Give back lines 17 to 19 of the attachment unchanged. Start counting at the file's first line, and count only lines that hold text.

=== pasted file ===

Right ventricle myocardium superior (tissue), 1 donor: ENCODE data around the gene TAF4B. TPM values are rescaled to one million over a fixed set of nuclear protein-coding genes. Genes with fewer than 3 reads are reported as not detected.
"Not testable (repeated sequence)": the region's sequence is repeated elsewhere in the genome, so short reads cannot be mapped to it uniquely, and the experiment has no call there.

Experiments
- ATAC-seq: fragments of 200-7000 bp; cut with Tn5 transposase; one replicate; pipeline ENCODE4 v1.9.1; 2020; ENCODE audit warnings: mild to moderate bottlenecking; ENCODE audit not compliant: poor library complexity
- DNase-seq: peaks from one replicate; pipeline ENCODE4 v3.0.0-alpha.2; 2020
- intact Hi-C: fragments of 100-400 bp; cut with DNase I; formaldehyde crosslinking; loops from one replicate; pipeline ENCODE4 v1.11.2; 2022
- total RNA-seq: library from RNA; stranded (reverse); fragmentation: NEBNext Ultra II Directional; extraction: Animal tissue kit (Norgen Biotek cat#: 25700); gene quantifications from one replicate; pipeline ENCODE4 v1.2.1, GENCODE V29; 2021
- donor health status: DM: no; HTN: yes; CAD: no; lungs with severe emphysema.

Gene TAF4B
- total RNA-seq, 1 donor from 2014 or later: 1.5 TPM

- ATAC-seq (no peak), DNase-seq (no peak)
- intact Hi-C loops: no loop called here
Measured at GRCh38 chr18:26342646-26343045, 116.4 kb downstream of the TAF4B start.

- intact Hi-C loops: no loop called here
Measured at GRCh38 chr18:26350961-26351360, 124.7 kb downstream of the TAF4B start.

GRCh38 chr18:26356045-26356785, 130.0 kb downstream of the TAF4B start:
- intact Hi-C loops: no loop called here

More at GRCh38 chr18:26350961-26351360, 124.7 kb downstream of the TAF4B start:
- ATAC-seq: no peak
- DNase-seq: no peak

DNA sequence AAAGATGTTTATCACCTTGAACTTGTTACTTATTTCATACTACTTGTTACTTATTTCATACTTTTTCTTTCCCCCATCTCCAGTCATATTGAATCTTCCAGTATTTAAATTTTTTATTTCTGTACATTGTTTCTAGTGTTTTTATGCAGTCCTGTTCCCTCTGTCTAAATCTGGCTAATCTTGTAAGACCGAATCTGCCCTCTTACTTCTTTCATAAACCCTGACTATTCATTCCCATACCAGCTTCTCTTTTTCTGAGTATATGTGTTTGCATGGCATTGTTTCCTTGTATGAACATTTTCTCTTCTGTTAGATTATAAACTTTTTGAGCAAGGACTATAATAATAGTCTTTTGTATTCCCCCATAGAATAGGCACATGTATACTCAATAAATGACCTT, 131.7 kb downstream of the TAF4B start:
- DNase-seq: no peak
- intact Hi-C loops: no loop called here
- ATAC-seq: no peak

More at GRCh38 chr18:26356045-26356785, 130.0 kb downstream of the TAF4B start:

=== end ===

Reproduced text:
- intact Hi-C loops: no loop called here

More at GRCh38 chr18:26350961-26351360, 124.7 kb downstream of the TAF4B start:
- ATAC-seq: no peak